The "Happiness Initiative" aims to measure well-being in cities across the country
Last week The Happiness Initiative, a Seattle-based organization determined to determine the city's well-being, presented the results of its first survey. During the first half of 2011 more than 2,600 Seattle residents took the survey, which examines nine happiness domains, including health, community, and psychological well-being. The initiative's measurement pairs broad questions with more objective indicators; the health domain, for instance, looks at self reports of general physical fitness as well as documented obesity rates.
On overall well-being, Seattle residents received a rather rainy score of 66 out of 100. (Abbreviated results here; much more useful full report here [PDF].) They scored particularly low on measures of "time balance" and environmental well-being: roughly 43 and 46, respectively. They don't appear happy with government, either — though who is these days — scoring a 58 on that domain.
Still there were a few traces of sunlight: The city scored best on psychological and material well-being — nearly 78 and 73, respectively. On three other domains — health, community, and cultural vitality (which asks about things like discrimination and recreation) — Seattle scored in the 60s.
If you live in Seattle you may find the neighborhood-by-neighborhood chart more informative (larger circles indicate more responses; darker ones, happier responses):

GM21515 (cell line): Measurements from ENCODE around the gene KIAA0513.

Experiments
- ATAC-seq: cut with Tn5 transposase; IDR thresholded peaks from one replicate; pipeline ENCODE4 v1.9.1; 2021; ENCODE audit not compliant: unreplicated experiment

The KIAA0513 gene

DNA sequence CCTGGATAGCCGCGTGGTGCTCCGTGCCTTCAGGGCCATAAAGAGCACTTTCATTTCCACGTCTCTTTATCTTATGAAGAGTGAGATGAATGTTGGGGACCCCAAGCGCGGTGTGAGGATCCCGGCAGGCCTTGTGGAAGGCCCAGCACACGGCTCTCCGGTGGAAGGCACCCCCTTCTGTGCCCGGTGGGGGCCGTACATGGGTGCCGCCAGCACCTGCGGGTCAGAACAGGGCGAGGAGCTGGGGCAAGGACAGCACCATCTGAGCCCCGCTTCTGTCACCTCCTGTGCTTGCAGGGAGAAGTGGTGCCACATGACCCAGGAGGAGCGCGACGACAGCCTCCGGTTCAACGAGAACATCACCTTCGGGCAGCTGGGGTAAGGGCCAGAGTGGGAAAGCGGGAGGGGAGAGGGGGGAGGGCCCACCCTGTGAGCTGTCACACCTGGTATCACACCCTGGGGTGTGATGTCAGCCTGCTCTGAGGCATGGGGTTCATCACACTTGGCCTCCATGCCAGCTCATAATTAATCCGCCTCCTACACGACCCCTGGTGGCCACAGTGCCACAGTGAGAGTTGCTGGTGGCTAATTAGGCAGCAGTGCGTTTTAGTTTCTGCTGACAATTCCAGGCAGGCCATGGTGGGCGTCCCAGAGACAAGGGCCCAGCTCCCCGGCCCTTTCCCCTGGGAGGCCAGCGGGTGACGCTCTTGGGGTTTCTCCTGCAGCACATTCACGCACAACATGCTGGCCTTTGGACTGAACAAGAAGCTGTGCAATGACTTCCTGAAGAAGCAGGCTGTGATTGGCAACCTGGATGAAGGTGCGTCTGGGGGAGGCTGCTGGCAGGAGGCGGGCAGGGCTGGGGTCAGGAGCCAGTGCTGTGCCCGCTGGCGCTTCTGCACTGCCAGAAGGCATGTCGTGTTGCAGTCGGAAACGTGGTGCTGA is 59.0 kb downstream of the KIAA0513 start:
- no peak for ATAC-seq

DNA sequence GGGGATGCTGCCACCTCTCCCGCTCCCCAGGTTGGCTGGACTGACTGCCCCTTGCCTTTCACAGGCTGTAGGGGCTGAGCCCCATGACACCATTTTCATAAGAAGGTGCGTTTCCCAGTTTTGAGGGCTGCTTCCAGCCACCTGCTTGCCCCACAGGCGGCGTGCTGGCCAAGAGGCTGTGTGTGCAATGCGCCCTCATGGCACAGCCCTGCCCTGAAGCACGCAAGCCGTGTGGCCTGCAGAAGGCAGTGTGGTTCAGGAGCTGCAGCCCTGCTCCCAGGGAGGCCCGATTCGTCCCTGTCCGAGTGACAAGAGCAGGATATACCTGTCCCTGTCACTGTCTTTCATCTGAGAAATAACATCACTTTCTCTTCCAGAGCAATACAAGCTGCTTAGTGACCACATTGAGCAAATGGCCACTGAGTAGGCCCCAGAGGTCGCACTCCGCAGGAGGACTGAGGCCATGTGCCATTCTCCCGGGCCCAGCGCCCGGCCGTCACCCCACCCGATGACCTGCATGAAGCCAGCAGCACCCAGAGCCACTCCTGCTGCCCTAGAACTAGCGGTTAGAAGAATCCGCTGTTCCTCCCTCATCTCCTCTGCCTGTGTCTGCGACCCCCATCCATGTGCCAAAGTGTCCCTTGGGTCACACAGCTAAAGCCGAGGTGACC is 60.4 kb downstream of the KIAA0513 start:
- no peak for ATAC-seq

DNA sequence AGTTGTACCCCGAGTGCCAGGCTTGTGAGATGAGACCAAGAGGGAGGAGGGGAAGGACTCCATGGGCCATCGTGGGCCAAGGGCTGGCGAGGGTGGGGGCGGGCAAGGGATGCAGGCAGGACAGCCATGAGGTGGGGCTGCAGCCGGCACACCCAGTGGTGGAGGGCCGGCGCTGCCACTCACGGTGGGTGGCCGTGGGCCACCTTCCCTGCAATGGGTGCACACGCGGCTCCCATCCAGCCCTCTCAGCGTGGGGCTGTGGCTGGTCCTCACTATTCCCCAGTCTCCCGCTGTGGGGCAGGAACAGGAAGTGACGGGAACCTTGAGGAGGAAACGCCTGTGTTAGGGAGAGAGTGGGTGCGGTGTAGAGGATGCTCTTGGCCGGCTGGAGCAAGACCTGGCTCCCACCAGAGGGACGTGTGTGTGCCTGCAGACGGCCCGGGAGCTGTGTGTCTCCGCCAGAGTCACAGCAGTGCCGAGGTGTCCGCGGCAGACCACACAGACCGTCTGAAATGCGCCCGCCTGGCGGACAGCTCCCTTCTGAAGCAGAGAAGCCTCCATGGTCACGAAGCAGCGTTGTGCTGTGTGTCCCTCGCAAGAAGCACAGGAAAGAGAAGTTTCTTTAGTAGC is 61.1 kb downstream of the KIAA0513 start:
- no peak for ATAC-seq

Some of the survey results harmonized with the objective data, while others did not. Seattle residents have rather long commutes, at nearly 30 minutes, and carbon emissions have increased lately at a local level, which supports low scores in the time and environment domains. But recently the city has seen a rise in ballot returns, an increased demand for domestic violence support, and falling levels of per capita income, according to the report. Those measurements somewhat contradict the survey findings on the government, psychological, and material domains.
The inconsistencies underscore the difficulty of measuring happiness across a general population. While the sample size was large, it wasn't random. It was also a voluntary survey, which may have attracted an unhappier population, for the same reason review sites like Yelp are filled with feedback from dissatisfied users.
Still happiness is important, and the Happiness Initiative is doing a service in trying to measure it in an empirical, systematic fashion, rather than resorting to some Oprah-style "10 ways to increase your happiness" list. The initiative has developed partnerships in Eau Claire, Wisconsin, and hopes to do the same in cities across the country. It's also hoping to use its findings to impact public policy: the Seattle city council recently agreed to "take into account the survey results and objective data for policy decisions and resource allocation," according to the survey report.
Exactly what the council plans to do is unclear. Broadly speaking, experts disagree on how to use happiness research to improve general well-being. For one thing, the best psychological evidence suggests that our happiness doesn't change much over time. As Dan Gilbert of Harvard, author of Stumbling on Happiness, once told me: "all that wonderful stuff we're aiming for — winning the lottery, getting promoted, whatever we think will change our lives — probably won't do it after all." And personal happiness also must be weighed against other social considerations, as Elizabeth Kolbert of the New Yorker pointed out in a recent review of The Politics of Happiness: What Government Can Learn from the New Research on Well-Being, by Derek Bok:
Surely, trashing the planet is just as wrong if people take pleasure in the process as it is if they don’t. The same holds true for leaving future generations in hock and for exploiting the poor and for shrugging off inequality. Happiness is a good thing; it’s just not the only thing.
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